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It is possible that the main title of the report Haim-Munk Syndrome is not the name you expected. Please check the synonyms listing to find the alternate name(s) and disorder subdivision(s) covered by this report.
Haim-Munk syndrome is a rare genetic disorder characterized by the development of red, scaly thickened patches of skin on the palms of the hands and soles of the feet (palmoplantar hyperkeratosis), frequent pus-producing (pyogenic) skin infections, overgrowth (hypertrophy) of the fingernails and toenails (onychogryposis), and degeneration of the structures that surround and support the teeth (periodontosis). Periodontosis usually results in the premature loss of teeth. Additional features associated with the disorder may include flat feet (pes planus); abnormally long, slender fingers and toes (arachnodactyly); loss of bone tissue at the ends of the fingers and/or toes (acroosteolysis); and/or other physical findings. Haim-Munk syndrome is inherited as an autosomal recessive trait.
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This is an abstract of a report from the National Organization for Rare Disorders (NORD). A copy of the complete report can be downloaded free from the NORD website for registered users. The complete report contains additional information including symptoms, causes, affected population, related disorders, standard and investigational therapies (if available), and references from medical literature. For a full-text version of this topic, go to www.rarediseases.org and click on Rare Disease Database under "Rare Disease Information".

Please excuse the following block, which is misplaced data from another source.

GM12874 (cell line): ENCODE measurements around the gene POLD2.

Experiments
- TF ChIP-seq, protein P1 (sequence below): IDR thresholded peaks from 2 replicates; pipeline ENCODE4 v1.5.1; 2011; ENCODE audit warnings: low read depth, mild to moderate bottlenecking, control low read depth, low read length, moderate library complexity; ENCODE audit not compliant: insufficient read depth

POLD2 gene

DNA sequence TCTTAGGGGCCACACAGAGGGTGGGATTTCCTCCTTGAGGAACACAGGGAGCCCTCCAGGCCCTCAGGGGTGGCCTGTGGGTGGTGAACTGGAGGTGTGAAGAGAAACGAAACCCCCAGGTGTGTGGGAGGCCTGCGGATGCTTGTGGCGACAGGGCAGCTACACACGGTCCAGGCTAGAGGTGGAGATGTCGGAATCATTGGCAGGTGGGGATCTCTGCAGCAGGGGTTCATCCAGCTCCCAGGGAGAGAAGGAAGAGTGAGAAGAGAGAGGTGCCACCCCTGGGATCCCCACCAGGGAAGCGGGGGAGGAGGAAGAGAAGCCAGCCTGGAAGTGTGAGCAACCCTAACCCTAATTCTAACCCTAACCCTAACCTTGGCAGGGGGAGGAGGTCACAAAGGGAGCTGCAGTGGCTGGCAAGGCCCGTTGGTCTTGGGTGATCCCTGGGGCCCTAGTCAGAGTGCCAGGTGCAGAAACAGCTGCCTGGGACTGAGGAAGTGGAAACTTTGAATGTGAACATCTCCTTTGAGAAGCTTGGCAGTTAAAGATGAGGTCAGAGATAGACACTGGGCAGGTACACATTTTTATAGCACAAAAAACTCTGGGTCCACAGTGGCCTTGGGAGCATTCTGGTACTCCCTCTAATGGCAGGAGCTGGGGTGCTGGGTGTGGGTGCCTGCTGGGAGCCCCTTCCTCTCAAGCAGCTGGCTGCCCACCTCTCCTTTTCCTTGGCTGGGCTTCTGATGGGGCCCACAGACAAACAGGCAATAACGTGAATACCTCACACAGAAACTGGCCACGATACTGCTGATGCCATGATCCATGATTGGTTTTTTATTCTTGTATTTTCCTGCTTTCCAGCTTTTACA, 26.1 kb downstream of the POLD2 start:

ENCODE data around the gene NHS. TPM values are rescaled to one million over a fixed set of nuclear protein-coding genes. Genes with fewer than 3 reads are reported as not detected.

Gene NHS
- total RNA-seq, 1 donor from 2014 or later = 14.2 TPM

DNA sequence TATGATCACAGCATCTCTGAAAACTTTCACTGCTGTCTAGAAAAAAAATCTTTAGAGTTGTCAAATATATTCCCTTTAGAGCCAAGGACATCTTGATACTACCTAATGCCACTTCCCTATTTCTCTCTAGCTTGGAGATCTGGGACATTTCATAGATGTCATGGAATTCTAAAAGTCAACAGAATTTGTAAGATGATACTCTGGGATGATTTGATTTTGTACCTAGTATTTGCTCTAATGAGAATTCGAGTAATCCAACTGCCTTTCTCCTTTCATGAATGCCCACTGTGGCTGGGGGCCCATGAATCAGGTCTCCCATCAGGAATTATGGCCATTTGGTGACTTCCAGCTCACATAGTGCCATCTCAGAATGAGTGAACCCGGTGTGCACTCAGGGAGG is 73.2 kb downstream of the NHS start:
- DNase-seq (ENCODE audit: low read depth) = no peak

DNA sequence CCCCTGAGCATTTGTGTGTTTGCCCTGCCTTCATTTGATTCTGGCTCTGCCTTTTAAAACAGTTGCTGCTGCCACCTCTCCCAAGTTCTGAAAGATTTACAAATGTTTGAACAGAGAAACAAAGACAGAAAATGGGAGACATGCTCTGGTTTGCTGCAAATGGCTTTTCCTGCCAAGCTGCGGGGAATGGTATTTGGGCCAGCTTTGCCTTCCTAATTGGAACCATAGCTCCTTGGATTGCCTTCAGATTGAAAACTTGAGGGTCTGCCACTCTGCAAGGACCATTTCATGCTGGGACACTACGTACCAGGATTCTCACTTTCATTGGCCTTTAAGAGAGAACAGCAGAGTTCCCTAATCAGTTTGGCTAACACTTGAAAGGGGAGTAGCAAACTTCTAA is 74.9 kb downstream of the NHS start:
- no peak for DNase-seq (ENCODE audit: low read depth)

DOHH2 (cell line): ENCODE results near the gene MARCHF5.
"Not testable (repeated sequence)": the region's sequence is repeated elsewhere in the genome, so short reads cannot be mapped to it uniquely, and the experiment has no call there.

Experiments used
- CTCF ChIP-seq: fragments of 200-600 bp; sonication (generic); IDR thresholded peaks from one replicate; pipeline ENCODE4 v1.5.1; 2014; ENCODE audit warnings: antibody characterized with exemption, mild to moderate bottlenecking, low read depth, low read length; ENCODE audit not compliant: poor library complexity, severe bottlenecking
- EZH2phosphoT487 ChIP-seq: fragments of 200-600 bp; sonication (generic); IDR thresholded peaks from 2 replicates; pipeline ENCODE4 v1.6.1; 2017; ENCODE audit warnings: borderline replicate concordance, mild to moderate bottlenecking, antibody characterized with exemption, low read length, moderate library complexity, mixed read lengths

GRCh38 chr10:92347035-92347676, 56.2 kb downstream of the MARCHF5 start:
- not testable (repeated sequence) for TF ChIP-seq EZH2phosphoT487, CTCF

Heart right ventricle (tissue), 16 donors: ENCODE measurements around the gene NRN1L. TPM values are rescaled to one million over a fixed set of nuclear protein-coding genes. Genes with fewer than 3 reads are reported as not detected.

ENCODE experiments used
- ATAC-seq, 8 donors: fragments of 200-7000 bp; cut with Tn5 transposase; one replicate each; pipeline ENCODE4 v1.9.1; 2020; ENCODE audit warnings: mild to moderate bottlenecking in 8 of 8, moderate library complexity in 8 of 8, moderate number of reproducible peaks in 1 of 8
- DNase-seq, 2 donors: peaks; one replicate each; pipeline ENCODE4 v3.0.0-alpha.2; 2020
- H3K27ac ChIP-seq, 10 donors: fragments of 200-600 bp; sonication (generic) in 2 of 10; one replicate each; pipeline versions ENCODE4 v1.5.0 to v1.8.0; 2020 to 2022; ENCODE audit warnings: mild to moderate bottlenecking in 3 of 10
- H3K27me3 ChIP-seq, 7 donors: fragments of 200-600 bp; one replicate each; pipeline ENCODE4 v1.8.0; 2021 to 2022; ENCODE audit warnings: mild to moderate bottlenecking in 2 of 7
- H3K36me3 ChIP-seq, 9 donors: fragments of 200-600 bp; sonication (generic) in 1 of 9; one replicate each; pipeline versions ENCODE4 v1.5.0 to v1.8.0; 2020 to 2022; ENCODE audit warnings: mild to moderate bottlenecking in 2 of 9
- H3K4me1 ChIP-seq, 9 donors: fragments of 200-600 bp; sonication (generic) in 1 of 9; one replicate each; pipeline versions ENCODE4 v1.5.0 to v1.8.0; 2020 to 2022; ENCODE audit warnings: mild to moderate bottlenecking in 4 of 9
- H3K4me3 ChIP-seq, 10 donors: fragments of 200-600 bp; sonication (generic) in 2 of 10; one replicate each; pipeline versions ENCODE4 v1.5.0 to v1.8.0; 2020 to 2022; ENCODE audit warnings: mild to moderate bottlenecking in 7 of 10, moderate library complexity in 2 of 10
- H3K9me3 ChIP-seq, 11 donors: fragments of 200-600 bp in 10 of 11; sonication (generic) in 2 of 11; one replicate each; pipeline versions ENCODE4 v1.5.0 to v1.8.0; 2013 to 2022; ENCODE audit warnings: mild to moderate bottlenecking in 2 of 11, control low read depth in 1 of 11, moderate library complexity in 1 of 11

The information provided in this report is not intended for diagnostic purposes. It is provided for informational purposes only. NORD recommends that affected individuals seek the advice or counsel of their own personal physicians.
It is possible that the title of this topic is not the name you selected. Please check the Synonyms listing to find the alternate name(s) and Disorder Subdivision(s) covered by this report
This disease entry is based upon medical information available through the date at the end of the topic. Since NORD's resources are limited, it is not possible to keep every entry in the Rare Disease Database completely current and accurate. Please check with the agencies listed in the Resources section for the most current information about this disorder.
For additional information and assistance about rare disorders, please contact the National Organization for Rare Disorders at P.O. Box 1968, Danbury, CT 06813-1968; phone (203) 744-0100; web site www.rarediseases.org or email email@example.com
Last Updated: 2/12/2008
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